To assess whether the spectral power density of beta frequency influenced risky decisions in the following trial, we included several generalized linear models (GLMs) with a logit link function, performed separately for gains and losses. Spectral power density is characterized by the distribution of power for each frequency range within a specified time series (Duff et al., 2008). Predictors for these models included: positive feedback (with neutral feedback as reference), negative feedback (with neutral feedback as reference), beta (12–20 Hz), and theta (4–8 Hz) power spectral density. To compare these results, we also computed two GLMs with negative feedback as the reference variable corresponding with gains and losses. Theta power spectral density was included in the first two models to control for frequency specificity of beta (Tables 1, 2), yet in further analysis we also computed GLMs excluding theta power as a predictor (see Supplementary Tables 1, 2), corresponding to neutral and negative feedback as the reference variable, respectively. Wald tests (Kuznetsova et al., 2016) were performed on all levels up to 2 interactions. Analysis of the GLMs were performed using R software (R Core Team, 2016) with the software package lme4 (Bates et al., 2014) and lmertest (Kuznetsova et al., 2016). Family-wise error rate was controlled using a Holm-Bonferonni correction procedure.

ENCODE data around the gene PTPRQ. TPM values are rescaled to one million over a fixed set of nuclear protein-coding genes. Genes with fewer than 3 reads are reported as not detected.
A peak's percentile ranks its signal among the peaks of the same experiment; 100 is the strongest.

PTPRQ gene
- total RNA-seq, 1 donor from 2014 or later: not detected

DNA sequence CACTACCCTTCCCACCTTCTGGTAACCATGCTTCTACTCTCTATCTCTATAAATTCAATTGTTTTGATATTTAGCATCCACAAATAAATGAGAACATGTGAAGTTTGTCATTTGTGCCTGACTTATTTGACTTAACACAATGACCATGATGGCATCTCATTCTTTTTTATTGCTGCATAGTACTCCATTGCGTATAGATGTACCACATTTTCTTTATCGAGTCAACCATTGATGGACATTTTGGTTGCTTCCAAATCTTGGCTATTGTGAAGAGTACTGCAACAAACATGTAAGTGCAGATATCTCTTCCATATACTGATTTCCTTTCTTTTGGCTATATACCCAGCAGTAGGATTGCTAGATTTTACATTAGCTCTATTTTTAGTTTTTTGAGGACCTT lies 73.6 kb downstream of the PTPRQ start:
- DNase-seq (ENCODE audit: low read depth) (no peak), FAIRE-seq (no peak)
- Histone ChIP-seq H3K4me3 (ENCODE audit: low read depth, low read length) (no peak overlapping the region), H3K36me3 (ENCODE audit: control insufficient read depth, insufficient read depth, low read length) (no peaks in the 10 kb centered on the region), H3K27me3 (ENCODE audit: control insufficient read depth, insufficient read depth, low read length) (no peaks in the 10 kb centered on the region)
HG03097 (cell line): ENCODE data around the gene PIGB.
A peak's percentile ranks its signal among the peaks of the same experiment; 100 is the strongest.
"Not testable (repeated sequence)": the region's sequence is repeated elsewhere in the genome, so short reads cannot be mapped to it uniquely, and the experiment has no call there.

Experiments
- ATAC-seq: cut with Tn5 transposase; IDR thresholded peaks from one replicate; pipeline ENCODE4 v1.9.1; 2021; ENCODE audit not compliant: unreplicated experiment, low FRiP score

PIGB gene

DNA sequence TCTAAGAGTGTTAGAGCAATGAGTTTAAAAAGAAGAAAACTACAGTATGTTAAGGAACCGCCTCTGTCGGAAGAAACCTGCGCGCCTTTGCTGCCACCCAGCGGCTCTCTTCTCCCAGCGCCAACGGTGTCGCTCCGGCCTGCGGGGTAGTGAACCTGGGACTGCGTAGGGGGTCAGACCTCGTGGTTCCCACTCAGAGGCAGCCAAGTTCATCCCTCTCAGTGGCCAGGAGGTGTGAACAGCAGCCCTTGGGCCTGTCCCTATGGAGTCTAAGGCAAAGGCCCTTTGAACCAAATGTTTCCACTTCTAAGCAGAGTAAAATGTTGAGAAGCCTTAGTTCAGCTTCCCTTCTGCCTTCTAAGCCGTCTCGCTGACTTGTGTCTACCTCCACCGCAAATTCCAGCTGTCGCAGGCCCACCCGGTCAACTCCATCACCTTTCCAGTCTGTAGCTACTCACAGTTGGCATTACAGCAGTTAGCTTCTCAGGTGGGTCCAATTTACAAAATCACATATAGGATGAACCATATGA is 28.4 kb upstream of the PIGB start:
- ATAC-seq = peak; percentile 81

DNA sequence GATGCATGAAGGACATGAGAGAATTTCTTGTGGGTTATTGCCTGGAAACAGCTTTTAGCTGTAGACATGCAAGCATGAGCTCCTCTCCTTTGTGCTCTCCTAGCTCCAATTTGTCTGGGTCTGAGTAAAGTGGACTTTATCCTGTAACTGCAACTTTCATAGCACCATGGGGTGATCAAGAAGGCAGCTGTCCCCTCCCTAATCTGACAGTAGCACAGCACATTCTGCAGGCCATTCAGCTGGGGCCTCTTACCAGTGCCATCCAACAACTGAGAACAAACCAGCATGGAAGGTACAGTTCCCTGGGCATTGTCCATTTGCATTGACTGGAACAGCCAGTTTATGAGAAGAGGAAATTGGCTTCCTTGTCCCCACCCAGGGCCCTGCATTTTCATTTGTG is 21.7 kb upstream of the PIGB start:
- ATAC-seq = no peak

TABLE 1. Generalized Logistic Model (GLM) predicting risk decision making in the following trial for rewards (A) and losses (B) with neutral feedback as the reference variable.
TABLE 2. Generalized Logistic Model (GLM) predicting risk decision making in the following trial for rewards (A) and losses (B) with negative feedback as the reference variable.